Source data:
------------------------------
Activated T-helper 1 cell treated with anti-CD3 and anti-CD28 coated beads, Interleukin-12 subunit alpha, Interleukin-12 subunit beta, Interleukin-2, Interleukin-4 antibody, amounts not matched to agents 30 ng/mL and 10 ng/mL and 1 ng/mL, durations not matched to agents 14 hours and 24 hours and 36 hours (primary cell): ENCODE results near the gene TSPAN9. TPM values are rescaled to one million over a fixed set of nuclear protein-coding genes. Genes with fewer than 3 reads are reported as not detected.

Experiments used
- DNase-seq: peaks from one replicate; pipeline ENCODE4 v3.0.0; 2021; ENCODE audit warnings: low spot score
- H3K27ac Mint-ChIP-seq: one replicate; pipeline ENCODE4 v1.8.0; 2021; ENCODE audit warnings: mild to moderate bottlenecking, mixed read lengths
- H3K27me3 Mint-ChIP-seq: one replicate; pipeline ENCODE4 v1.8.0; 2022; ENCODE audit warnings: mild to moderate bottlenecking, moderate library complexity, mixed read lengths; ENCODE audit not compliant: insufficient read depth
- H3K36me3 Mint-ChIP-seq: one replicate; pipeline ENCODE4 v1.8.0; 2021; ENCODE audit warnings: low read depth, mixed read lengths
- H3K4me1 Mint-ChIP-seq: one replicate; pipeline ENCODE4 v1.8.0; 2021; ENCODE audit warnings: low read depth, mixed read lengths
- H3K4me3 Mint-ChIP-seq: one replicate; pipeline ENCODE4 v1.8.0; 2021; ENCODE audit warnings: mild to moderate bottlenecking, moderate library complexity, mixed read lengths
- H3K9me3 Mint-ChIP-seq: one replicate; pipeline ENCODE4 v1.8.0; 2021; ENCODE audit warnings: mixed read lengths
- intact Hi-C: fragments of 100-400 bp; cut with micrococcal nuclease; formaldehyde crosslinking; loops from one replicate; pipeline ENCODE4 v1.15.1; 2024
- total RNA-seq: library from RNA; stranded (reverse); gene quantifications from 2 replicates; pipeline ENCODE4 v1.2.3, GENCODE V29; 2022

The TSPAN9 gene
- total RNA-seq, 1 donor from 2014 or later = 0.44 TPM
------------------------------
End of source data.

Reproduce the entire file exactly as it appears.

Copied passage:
Activated T-helper 1 cell treated with anti-CD3 and anti-CD28 coated beads, Interleukin-12 subunit alpha, Interleukin-12 subunit beta, Interleukin-2, Interleukin-4 antibody, amounts not matched to agents 30 ng/mL and 10 ng/mL and 1 ng/mL, durations not matched to agents 14 hours and 24 hours and 36 hours (primary cell): ENCODE results near the gene TSPAN9. TPM values are rescaled to one million over a fixed set of nuclear protein-coding genes. Genes with fewer than 3 reads are reported as not detected.

Experiments used
- DNase-seq: peaks from one replicate; pipeline ENCODE4 v3.0.0; 2021; ENCODE audit warnings: low spot score
- H3K27ac Mint-ChIP-seq: one replicate; pipeline ENCODE4 v1.8.0; 2021; ENCODE audit warnings: mild to moderate bottlenecking, mixed read lengths
- H3K27me3 Mint-ChIP-seq: one replicate; pipeline ENCODE4 v1.8.0; 2022; ENCODE audit warnings: mild to moderate bottlenecking, moderate library complexity, mixed read lengths; ENCODE audit not compliant: insufficient read depth
- H3K36me3 Mint-ChIP-seq: one replicate; pipeline ENCODE4 v1.8.0; 2021; ENCODE audit warnings: low read depth, mixed read lengths
- H3K4me1 Mint-ChIP-seq: one replicate; pipeline ENCODE4 v1.8.0; 2021; ENCODE audit warnings: low read depth, mixed read lengths
- H3K4me3 Mint-ChIP-seq: one replicate; pipeline ENCODE4 v1.8.0; 2021; ENCODE audit warnings: mild to moderate bottlenecking, moderate library complexity, mixed read lengths
- H3K9me3 Mint-ChIP-seq: one replicate; pipeline ENCODE4 v1.8.0; 2021; ENCODE audit warnings: mixed read lengths
- intact Hi-C: fragments of 100-400 bp; cut with micrococcal nuclease; formaldehyde crosslinking; loops from one replicate; pipeline ENCODE4 v1.15.1; 2024
- total RNA-seq: library from RNA; stranded (reverse); gene quantifications from 2 replicates; pipeline ENCODE4 v1.2.3, GENCODE V29; 2022

The TSPAN9 gene
- total RNA-seq, 1 donor from 2014 or later = 0.44 TPM